Frances O’Callaghan, Michael O’Callaghan, Gail Williams, William Bor and Jake Najman
Studies involving animals and older adults suggest that physical activity (PA) might lead to improved cognitive ability in general, and enhanced intelligence scores (IQ) in particular. However, there are few studies involving young persons and none controlling for the possibility that those with better cognitive skills are more likely to engage in PA.
Data are from the Mater–University of Queensland Study of Pregnancy. We measured IQ at the 14-year follow-up and IQ and PA at 21 years. Mean IQ scores are presented at the 21-year follow-up adjusted for IQ at 14 years, and PA and other variables.
Measures of vigorous exercise, less vigorous exercise, walking, and vigorous activity apart from exercise, produced inconsistent results. Increased levels of less vigorous exercise were associated with higher IQ, but neither higher levels of vigorous exercise nor walking were associated with IQ. For vigorous activity at work or in the home, the associations are curvilinear, with more and less activity both associated with lower IQ.
While there is an association between some indicators of PA and IQ, there was no consistent evidence that higher PA levels might lead to increased IQ scores.
Alexandre Mouton, Michel Hansenne, Romy Delcour and Marc Cloes
Research has documented a positive association between Emotional Intelligence (EI) and well-being, performance and self-efficacy. The purpose of the current study was to examine potential associations between EI and self-efficacy among physical education teachers. The Trait Emotional Intelligence Questionnaire (TEIQue) and the Teacher Sense of Efficacy Scale (TSES) were administered to a sample of 119 physical education teachers. The main results show a positive association between EI and self-efficacy, and more particularly that the sociability factor of EI predicted the TSES total score. Moreover, neither age nor teaching time experience was related to EI or self-efficacy scores. These results both confirm and extend previous findings on the association between EI and self-efficacy. Suggestions are provided for specific EI training for physical education teachers.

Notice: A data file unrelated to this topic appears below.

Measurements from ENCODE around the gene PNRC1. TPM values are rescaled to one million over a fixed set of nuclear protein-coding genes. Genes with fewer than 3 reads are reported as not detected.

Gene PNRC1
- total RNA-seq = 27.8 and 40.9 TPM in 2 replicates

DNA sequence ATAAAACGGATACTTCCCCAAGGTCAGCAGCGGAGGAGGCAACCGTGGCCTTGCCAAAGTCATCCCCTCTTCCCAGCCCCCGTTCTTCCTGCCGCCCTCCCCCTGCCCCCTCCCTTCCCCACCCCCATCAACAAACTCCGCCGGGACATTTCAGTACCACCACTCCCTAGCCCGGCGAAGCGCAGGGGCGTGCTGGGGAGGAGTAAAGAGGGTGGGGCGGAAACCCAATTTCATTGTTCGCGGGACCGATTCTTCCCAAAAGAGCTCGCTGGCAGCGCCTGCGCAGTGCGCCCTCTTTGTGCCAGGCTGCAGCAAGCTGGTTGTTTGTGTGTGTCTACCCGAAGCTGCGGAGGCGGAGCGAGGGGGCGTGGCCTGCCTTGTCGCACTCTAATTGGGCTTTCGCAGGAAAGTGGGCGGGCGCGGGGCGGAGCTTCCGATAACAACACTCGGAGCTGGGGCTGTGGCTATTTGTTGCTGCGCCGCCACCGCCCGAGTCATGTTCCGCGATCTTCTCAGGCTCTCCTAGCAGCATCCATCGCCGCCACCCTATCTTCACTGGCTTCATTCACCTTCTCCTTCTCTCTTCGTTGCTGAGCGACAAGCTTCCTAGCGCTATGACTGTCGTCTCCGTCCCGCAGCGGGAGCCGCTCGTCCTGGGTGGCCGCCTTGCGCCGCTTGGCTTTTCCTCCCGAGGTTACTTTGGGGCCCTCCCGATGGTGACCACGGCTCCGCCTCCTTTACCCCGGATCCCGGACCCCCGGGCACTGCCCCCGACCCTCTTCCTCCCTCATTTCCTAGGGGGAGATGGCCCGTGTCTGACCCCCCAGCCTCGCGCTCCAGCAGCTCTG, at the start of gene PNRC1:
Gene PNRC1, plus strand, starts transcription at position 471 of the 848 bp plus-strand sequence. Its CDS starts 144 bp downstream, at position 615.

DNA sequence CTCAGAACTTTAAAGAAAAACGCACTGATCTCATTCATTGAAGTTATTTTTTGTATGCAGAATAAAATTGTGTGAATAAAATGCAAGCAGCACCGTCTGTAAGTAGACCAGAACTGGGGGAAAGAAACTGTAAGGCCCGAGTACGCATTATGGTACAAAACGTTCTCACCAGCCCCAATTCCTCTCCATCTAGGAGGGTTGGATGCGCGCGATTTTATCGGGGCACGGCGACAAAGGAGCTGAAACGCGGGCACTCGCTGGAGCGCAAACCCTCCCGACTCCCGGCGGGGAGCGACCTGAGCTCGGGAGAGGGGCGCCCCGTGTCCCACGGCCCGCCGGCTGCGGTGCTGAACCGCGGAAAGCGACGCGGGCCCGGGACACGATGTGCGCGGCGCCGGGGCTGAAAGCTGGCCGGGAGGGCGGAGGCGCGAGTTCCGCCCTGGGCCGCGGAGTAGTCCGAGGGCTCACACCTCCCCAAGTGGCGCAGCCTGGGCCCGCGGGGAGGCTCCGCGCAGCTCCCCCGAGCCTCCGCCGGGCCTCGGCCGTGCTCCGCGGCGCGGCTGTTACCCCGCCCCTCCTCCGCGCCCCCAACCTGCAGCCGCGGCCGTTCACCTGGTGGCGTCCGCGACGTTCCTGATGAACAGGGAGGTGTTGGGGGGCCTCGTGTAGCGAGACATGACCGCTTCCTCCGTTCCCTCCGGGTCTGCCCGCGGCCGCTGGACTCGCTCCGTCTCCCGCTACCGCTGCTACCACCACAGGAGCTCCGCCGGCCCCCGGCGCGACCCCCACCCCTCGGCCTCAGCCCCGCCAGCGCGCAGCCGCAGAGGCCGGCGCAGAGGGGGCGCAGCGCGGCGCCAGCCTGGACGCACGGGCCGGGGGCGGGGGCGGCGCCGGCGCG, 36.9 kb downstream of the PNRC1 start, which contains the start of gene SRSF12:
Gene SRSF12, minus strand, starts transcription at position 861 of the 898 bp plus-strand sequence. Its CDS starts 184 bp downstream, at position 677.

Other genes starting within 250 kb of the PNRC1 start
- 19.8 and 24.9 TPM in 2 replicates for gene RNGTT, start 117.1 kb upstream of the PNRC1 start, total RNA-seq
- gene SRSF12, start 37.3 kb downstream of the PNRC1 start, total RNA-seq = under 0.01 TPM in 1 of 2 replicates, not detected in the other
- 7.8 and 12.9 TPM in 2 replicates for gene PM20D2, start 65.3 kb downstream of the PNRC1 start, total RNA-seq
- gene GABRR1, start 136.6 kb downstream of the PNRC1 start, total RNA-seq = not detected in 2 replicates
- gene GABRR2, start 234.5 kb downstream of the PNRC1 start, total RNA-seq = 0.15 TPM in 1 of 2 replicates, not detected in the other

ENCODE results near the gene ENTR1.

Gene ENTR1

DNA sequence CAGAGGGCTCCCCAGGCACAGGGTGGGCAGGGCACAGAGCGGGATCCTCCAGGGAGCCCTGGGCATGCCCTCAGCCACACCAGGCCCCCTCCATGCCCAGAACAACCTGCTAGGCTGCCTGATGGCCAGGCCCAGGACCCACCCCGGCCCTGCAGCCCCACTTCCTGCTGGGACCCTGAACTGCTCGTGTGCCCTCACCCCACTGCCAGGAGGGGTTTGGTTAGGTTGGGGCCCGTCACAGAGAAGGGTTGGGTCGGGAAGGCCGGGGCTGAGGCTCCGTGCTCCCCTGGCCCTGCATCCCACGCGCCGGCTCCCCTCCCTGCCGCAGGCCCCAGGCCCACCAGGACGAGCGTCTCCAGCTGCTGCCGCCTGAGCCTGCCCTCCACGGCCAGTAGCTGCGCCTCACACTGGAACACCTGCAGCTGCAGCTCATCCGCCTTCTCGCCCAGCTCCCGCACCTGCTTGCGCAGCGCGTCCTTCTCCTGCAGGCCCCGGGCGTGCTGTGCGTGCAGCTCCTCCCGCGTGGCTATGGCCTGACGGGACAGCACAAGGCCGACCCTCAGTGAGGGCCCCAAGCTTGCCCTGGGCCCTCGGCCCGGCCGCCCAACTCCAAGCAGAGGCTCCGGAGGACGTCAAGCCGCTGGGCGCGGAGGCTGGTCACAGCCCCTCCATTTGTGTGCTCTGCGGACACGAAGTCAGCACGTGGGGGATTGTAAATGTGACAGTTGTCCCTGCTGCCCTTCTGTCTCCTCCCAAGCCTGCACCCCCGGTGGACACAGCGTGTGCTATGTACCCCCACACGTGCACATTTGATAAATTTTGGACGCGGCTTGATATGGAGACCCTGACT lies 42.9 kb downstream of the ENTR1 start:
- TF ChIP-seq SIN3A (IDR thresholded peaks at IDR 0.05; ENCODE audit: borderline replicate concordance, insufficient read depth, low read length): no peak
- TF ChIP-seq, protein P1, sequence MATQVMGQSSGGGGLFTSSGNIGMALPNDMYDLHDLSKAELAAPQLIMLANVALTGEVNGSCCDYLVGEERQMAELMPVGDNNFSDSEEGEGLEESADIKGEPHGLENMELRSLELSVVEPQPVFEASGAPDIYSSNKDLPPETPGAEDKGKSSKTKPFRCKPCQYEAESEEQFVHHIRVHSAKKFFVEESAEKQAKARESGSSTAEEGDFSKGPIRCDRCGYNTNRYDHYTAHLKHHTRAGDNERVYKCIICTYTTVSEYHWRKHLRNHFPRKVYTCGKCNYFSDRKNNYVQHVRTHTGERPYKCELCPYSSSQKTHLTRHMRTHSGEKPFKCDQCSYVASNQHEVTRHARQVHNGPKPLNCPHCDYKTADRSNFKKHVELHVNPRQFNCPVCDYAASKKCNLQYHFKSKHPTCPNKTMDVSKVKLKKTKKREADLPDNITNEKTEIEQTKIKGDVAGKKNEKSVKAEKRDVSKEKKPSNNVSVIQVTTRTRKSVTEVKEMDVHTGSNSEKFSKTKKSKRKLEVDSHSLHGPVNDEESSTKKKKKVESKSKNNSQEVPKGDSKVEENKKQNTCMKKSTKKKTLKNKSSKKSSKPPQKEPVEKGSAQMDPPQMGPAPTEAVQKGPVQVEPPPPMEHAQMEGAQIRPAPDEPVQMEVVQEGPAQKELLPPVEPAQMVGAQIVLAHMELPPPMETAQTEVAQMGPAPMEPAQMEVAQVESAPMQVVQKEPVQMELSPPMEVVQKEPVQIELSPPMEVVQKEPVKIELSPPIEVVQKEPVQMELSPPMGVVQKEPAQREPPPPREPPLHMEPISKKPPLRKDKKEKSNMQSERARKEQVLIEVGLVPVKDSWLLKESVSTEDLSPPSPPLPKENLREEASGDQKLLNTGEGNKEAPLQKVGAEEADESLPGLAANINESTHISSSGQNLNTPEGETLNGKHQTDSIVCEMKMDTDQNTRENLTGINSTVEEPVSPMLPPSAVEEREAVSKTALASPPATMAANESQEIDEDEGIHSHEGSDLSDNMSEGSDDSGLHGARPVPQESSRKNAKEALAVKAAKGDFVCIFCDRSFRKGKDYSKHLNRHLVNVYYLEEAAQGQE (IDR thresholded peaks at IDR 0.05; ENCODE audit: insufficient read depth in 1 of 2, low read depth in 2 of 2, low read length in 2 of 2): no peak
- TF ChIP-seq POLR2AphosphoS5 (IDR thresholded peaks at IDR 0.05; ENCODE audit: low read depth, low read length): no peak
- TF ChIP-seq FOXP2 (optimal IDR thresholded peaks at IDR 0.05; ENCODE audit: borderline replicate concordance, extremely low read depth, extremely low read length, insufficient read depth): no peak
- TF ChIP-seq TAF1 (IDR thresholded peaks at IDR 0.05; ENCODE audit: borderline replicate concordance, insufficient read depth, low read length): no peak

Julian A. Reed, Gilles Einstein, Erin Hahn, Steven P. Hooker, Virginia P. Gross and Jen Kravitz
To examine the impact of integrating physical activity with elementary curricula on fluid intelligence and academic achievement.
A random sample of 3rd grade teachers integrated physical activity into their core curricula approximately 30 minutes a day, 3 days a week from January 2008 to April 2008. Noninvasive fluid intelligence cognitive measures were used along with State-mandated academic achievement tests.
Experimental Group children averaged close to 1200 pedometer steps per integration day, thus averaging 3600 steps per week. Children in the Experimental Group performed significantly better on the SPM Fluid Intelligence Test. Children in the Experimental Group also performed significantly better on the Social Studies State mandated academic achievement test. Experimental Group children also received higher scores on the English/Language Arts, Math and Science achievements tests, but were not statistically significant compared with Control Group children. Children classified in Fitnessgram’s Healthy Fitness Zone for BMI earned lower scores on many of the SPM Fluid Intelligence components.
This investigation provides evidence that movement can influence fluid intelligence and should be considered to promote cognitive development of elementary-age children. Equally compelling were the differences in SPM Fluid Intelligence Test scores for children who were distinguished by Fitnessgram’s BMI cut points.